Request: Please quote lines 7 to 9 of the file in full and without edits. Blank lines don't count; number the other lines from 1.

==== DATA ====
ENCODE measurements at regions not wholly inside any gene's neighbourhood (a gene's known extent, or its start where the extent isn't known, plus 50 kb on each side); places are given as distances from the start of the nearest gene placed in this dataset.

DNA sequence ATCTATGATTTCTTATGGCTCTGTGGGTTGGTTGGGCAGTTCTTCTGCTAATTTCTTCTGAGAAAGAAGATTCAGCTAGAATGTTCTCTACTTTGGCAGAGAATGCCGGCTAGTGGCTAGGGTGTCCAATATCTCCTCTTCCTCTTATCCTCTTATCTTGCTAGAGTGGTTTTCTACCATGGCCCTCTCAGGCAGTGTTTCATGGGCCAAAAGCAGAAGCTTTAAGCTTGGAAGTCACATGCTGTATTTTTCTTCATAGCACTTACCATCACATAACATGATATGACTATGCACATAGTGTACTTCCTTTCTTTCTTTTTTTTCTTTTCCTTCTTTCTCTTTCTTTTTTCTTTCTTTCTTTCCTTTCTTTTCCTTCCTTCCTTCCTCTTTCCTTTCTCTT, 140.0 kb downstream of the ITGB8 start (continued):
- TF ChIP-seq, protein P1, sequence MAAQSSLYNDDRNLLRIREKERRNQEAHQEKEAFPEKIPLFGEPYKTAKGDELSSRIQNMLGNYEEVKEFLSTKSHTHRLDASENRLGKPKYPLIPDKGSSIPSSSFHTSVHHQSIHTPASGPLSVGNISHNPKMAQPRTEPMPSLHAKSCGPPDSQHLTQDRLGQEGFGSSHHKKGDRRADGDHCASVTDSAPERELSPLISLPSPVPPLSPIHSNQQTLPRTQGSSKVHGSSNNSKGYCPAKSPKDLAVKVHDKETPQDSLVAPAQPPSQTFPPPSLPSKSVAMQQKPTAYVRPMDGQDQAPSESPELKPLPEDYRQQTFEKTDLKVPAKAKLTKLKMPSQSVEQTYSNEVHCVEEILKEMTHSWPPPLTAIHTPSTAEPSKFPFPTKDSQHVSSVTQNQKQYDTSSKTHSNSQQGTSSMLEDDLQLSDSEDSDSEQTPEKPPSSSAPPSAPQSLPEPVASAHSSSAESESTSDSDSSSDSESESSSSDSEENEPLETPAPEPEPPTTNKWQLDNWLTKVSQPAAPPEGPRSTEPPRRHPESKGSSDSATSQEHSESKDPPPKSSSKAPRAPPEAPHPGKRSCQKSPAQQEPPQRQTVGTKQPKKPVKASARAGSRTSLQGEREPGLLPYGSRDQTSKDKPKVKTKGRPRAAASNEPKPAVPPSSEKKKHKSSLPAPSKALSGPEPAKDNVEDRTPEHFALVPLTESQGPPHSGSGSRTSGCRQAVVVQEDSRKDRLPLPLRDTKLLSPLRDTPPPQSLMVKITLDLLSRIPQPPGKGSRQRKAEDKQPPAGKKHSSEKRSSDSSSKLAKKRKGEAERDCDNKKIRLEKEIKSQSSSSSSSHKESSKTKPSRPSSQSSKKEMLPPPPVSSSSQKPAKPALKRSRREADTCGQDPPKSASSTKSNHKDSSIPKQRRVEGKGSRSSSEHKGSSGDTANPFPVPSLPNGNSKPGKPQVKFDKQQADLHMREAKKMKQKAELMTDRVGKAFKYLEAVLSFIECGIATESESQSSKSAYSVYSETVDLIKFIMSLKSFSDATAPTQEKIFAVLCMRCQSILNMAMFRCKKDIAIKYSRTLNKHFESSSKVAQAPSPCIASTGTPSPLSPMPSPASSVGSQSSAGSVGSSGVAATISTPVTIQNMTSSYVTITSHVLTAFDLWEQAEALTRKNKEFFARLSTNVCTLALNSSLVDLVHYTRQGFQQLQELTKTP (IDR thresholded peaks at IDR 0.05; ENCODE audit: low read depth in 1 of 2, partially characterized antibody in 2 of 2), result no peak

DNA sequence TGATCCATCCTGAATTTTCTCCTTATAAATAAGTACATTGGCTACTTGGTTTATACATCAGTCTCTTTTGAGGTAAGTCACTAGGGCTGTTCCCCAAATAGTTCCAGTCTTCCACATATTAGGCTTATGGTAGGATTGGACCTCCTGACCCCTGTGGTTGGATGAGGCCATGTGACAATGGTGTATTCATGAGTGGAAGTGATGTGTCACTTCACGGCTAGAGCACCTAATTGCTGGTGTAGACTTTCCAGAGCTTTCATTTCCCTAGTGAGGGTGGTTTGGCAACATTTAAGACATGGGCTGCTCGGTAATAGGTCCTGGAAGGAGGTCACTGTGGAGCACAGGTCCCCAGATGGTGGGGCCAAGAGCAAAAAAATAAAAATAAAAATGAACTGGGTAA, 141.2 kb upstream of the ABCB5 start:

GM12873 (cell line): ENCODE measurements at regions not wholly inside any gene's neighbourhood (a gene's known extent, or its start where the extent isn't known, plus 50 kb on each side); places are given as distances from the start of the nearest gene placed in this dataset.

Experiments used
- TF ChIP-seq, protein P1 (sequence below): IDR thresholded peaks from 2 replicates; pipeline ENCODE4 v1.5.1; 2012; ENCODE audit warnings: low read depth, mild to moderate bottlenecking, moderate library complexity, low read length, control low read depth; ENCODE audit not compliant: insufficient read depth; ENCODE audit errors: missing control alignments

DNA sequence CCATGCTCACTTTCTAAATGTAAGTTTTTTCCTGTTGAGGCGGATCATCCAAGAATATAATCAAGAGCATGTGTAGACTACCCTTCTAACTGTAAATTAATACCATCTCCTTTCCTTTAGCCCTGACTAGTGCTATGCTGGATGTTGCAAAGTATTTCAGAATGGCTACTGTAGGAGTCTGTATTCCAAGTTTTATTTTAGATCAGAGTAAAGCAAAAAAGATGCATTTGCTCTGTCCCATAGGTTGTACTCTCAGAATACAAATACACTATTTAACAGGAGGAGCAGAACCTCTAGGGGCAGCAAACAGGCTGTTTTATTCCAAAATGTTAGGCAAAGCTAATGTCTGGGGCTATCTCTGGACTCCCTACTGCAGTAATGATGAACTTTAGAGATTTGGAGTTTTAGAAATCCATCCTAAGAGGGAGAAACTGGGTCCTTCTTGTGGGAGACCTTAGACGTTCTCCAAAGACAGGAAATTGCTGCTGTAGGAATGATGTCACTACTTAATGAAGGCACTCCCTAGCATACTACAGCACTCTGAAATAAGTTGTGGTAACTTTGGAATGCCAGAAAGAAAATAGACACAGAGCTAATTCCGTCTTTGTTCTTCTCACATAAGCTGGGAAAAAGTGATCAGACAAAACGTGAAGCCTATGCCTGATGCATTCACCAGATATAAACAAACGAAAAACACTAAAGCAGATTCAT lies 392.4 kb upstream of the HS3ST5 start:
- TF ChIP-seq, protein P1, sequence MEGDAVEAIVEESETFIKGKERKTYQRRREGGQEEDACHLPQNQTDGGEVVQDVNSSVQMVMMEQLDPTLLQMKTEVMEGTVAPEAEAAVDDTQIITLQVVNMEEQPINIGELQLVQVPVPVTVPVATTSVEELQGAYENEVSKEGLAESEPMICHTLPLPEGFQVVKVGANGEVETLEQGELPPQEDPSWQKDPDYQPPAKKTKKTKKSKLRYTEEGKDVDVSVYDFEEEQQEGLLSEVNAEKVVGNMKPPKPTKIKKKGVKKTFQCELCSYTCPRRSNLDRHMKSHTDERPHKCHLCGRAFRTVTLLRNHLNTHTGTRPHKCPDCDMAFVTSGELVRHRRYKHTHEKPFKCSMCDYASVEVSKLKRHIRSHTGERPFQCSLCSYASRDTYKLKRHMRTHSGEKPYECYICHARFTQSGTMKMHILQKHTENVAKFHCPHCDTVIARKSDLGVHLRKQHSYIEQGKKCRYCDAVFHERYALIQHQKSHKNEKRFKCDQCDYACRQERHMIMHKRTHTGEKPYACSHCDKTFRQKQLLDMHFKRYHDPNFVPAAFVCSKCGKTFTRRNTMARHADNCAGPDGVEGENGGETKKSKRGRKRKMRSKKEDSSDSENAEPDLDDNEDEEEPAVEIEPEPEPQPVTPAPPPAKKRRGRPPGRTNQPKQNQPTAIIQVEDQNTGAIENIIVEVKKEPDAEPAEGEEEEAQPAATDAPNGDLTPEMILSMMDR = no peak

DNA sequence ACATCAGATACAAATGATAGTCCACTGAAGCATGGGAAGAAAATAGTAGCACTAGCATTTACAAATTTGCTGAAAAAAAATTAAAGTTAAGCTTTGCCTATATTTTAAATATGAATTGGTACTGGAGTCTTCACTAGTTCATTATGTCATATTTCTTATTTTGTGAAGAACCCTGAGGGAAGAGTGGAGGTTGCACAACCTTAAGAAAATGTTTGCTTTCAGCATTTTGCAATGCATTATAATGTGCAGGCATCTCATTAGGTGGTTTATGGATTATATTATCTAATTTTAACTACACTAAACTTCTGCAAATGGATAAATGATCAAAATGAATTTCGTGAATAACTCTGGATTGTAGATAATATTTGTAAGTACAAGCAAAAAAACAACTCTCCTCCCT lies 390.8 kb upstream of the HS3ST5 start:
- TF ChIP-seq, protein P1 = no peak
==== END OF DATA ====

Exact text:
- TF ChIP-seq, protein P1 (sequence below): IDR thresholded peaks from 2 replicates; pipeline ENCODE4 v1.5.1; 2012; ENCODE audit warnings: low read depth, mild to moderate bottlenecking, moderate library complexity, low read length, control low read depth; ENCODE audit not compliant: insufficient read depth; ENCODE audit errors: missing control alignments

DNA sequence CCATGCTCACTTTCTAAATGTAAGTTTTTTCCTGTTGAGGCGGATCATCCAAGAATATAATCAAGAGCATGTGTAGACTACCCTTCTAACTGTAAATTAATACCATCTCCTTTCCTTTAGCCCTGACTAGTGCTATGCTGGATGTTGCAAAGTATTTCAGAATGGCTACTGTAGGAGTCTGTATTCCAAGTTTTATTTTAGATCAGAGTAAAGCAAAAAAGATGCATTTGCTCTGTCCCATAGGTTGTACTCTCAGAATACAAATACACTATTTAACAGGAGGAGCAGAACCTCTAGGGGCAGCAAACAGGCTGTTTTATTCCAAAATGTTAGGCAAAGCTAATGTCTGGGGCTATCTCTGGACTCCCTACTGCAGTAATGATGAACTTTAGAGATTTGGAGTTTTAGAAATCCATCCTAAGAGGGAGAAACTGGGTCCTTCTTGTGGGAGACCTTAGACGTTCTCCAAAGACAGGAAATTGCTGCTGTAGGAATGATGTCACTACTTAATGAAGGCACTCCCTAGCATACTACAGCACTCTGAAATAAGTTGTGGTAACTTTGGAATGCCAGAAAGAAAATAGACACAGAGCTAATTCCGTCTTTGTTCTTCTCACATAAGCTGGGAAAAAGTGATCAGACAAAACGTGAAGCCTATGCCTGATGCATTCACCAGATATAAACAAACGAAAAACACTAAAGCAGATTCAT lies 392.4 kb upstream of the HS3ST5 start:
- TF ChIP-seq, protein P1, sequence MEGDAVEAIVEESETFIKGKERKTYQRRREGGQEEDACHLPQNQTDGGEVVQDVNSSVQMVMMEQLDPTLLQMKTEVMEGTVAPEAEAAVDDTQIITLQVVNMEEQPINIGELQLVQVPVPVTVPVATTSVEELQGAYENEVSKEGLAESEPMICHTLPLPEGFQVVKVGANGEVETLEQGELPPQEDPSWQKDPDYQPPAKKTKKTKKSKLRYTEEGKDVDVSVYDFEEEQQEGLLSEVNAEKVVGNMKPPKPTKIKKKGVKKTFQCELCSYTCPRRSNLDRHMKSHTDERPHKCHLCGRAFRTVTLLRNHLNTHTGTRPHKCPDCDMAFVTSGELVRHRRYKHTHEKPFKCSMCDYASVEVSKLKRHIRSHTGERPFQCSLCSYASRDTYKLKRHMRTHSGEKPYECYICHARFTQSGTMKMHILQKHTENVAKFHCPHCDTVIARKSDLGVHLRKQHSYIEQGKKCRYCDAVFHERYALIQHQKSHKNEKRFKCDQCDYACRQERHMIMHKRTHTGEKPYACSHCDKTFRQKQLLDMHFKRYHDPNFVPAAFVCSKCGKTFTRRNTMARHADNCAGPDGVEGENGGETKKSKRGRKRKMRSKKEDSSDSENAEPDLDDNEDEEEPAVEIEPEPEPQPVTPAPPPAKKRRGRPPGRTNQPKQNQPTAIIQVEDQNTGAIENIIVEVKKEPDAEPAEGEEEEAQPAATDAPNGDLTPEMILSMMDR = no peak